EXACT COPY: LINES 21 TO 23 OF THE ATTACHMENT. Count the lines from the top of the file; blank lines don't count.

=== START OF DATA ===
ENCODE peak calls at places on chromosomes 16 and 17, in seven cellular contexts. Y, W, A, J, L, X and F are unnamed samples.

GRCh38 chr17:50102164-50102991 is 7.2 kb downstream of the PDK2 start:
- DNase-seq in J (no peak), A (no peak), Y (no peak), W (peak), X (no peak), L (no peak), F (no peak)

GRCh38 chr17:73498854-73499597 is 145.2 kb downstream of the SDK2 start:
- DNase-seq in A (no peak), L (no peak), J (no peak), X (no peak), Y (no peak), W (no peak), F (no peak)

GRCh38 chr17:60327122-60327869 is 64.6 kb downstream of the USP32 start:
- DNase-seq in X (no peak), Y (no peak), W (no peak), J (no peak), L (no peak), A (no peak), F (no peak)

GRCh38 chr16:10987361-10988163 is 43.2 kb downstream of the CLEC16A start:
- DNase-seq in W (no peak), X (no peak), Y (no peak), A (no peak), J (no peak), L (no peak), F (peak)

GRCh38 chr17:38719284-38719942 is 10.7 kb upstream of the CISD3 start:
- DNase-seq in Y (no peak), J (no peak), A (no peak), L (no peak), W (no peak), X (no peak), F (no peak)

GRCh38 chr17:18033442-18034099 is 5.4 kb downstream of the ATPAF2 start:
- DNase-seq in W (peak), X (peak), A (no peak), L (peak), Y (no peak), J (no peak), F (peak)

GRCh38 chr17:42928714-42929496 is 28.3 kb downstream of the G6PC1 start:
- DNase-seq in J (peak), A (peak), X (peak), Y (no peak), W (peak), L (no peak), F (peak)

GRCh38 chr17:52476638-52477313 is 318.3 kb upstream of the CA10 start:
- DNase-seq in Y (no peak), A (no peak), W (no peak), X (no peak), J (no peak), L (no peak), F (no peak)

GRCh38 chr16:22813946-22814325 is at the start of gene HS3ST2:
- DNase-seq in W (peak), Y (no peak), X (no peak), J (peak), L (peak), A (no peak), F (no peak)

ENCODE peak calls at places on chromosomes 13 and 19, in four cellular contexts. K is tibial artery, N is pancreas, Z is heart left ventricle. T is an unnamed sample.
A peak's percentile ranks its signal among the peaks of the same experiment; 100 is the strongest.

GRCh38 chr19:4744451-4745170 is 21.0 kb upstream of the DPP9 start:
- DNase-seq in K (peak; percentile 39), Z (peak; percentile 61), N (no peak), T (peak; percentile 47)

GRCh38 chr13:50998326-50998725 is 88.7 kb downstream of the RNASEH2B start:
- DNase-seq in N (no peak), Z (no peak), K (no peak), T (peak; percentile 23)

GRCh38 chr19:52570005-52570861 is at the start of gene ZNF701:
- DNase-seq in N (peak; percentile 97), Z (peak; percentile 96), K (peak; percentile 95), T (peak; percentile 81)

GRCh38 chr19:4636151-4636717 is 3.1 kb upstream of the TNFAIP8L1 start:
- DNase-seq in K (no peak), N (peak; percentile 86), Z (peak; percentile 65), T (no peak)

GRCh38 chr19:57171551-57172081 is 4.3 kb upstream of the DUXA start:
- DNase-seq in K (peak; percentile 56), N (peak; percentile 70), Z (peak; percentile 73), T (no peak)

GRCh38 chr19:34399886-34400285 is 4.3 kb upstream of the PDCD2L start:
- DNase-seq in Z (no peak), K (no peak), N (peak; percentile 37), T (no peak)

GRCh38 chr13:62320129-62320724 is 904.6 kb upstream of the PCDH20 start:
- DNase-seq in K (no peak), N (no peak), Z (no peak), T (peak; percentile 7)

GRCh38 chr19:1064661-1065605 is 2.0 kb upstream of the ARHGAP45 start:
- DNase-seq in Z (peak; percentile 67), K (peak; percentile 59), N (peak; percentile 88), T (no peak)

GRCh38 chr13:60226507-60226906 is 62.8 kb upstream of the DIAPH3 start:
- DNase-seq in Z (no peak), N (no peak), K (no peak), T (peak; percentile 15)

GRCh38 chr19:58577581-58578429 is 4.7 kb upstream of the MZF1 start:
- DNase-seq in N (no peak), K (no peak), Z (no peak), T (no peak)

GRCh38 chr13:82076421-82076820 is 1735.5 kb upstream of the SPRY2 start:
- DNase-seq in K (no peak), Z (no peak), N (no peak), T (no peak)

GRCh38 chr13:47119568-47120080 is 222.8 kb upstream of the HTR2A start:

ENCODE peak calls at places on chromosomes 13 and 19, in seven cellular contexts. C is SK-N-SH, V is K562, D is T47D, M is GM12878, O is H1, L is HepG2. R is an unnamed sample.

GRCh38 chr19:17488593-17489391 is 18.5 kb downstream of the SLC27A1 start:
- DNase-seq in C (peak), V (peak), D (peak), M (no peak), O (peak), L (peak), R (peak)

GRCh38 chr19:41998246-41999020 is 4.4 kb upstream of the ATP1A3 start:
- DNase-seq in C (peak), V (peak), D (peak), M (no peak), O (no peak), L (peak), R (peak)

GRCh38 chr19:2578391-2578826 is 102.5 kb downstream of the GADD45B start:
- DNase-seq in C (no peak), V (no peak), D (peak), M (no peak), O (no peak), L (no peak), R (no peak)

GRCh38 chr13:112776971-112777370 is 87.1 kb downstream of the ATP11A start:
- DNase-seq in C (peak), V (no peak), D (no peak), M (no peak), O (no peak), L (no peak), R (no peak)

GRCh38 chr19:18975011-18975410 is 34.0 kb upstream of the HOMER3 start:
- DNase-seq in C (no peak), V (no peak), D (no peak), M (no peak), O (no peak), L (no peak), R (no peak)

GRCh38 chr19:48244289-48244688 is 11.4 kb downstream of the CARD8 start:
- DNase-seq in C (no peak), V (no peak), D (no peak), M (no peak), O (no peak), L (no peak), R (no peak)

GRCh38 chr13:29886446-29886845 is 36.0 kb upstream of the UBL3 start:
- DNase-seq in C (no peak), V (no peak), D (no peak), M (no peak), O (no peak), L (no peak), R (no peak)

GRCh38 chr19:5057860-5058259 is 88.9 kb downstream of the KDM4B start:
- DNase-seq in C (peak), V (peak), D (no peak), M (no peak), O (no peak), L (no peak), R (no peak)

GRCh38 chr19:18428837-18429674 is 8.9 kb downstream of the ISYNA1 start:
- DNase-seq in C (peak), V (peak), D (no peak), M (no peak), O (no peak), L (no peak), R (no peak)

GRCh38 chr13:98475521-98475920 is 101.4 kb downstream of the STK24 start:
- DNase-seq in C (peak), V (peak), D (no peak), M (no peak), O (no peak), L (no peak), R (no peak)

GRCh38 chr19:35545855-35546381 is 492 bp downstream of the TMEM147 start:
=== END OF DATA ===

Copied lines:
A peak's percentile ranks its signal among the peaks of the same experiment; 100 is the strongest.

GRCh38 chr19:4744451-4745170 is 21.0 kb upstream of the DPP9 start:
- DNase-seq in K (peak; percentile 39), Z (peak; percentile 61), N (no peak), T (peak; percentile 47)